Compiled by: Jack Foley
Q: Your character, Jackie, is an alcoholic. Do you think
she’s similar to the heroin-addict girl you played in Pure?
A: It was, in a way of desperate, lonely girl. Yeah.
Just moved to Vermont, really. That was specifically heroin, whereas
this is alcohol and I don’t think moved onto heroin –
but possibly going down that street. It was pretty similar in
terms of genre.
Q: Do you like playing damaged girls?
A: I like playing both. To tell you the truth, I really
enjoy going to the cinema and I enjoy going to see the big blockbusters
and the smaller, more arty films as well. And that goes for the
parts as well. I like playing the happy, funny ones and the damaged
ones as well. That’s the whole point of the gig.
Q: What made you want to do The Jacket?
A: I was in Dublin shooting King
Arthur and I’d been sent ten scripts, all perfectly
good. Nine of them melted into one, the very English plucky type
vibe. Which is marvellous if you can get it.
Then I read The Jacket. It was just completely different, a totally
unique piece of work. It was an opportunity to do an American
accent, which I hadn’t tried. It was just a very exciting
thing. Also, I don’t normally get offered parts like this,
or the one in Pure. So it was a really amazing opportunity.
Q: What do you think of Jackie?
A: She’s a character who is completely alone and
on the edge of complete self-destruction. As people who are often
in that kind of situation, she’s quite a selfish being,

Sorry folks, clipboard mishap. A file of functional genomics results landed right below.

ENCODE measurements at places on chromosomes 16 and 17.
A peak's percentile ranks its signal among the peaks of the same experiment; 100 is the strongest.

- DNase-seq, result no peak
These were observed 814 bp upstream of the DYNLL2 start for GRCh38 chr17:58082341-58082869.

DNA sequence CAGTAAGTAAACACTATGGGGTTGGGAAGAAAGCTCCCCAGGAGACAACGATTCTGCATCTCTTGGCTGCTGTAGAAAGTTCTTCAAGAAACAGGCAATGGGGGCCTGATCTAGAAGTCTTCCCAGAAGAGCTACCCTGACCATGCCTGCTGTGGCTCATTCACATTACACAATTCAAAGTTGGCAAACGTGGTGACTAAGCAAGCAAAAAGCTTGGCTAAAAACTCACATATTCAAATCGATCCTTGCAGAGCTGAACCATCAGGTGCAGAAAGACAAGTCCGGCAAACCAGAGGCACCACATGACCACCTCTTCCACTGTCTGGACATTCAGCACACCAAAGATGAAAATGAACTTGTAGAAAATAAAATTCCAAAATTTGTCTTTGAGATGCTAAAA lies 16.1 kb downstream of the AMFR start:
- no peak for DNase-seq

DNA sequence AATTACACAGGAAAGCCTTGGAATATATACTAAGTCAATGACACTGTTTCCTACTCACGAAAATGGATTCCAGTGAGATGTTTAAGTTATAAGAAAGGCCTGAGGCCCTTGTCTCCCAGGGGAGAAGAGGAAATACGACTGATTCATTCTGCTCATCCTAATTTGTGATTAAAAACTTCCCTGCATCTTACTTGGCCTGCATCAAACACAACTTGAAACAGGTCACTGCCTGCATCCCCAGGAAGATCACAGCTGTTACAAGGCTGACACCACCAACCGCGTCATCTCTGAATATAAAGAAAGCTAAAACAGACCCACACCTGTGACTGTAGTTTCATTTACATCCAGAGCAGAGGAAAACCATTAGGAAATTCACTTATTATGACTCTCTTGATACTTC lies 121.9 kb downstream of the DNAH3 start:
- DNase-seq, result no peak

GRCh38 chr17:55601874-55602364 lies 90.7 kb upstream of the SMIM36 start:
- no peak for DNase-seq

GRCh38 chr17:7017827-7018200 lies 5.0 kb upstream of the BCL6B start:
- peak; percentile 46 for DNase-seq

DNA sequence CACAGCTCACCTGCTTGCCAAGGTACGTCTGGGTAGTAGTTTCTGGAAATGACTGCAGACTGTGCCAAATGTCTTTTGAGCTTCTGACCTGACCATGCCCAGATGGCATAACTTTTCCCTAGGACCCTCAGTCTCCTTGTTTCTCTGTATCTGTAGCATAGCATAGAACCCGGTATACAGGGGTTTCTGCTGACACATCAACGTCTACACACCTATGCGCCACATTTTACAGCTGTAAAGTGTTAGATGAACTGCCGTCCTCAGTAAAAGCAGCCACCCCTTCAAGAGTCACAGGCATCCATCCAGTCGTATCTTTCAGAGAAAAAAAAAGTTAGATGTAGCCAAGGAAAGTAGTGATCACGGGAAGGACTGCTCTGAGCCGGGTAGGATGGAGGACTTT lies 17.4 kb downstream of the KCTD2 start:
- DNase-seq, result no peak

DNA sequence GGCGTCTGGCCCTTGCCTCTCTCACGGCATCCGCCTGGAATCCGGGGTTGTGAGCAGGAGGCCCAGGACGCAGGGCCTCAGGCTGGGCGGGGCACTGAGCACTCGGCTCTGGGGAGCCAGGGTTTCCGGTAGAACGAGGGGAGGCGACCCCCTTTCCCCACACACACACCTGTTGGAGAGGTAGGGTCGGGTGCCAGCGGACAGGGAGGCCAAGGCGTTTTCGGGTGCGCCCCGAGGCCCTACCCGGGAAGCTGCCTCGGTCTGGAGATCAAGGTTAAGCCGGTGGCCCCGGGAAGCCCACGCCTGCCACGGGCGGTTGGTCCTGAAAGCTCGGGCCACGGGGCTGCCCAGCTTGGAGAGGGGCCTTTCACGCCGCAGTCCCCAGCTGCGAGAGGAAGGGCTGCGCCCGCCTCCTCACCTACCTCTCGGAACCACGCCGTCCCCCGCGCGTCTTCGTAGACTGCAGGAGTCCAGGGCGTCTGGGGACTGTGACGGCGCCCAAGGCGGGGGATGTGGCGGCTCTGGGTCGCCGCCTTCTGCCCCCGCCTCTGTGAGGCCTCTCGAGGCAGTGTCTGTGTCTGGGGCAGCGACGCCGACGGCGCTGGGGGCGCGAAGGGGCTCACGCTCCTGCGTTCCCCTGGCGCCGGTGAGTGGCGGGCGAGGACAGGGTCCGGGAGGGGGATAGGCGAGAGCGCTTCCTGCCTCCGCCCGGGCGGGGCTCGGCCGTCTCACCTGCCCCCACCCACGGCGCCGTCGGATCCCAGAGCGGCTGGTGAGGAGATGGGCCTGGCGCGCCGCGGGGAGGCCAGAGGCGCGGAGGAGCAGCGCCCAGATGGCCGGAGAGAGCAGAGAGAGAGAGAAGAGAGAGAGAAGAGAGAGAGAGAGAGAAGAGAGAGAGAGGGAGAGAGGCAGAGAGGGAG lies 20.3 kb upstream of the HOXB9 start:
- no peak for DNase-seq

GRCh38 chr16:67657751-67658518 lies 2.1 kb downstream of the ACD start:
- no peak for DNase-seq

partly because there is nobody but herself.
So I think, ‘How can she be anything but selfish?’
What saves her is that suddenly there is a man that she focuses
everything onto. There’s the process where she moves from
being in her own head the entire time to actually caring about
somebody else, which is completely different for her.
Q: You were reported as saying you don’t want to
do any more costume dramas. Is The Jacket the first step towards
A: I didn’t say that. What I said was, I don’t
want to only be in a costume drama or a corset. That is what the
job is. I don’t know want people’s perception of what
an actress is, but my perception of it is that it’s the
opportunity to play as many different characters as possible.
It doesn’t matter when the piece is set – though a
corset is not the most comfortable thing, and therefore it gets
quite annoying working in them. But it’s what the story
is like is important.
Whether me, as a person who does go to the cinema a lot, whether
it’s a film I’d like to see. If it’s a film
that I’d like to see, then it’s a film I’d like
to be a part of. I don’t care when it’s set. I don’t
care what type of genre it is. As long as it’s with people
who are obsessed with filmmaking, and who I believe to be talented,
then I don’t mind who I work with either. It’s about
changing and trying to do as many genres as possible, otherwise
what’s the point?
Q: Is it frustrating being offered period films in America?
A: As an English actress working in Hollywood, what you
are more likely to get offered are period pieces. Which is fair
enough. If it’s ever possible to try and get longevity out
of an acting career, then what you have to do is prove that you
can be as versatile as possible. So you have to change as much
If you’re just relying on pouting, lovely hair and very
pretty costumes, then you’re going to have a very short
career. Even shorter than it will be anyway.
I’m not necessarily saying that if you do change as much
as possible, that means you will definitely are going to have
a career that’s going to last a long time, but it’s
certainly going to be better than if you don’t.
And I think all you can do is try to show that you can be different
people and characters, and move away from previous perceptions
of yourself. That’s all I can do to try and make my career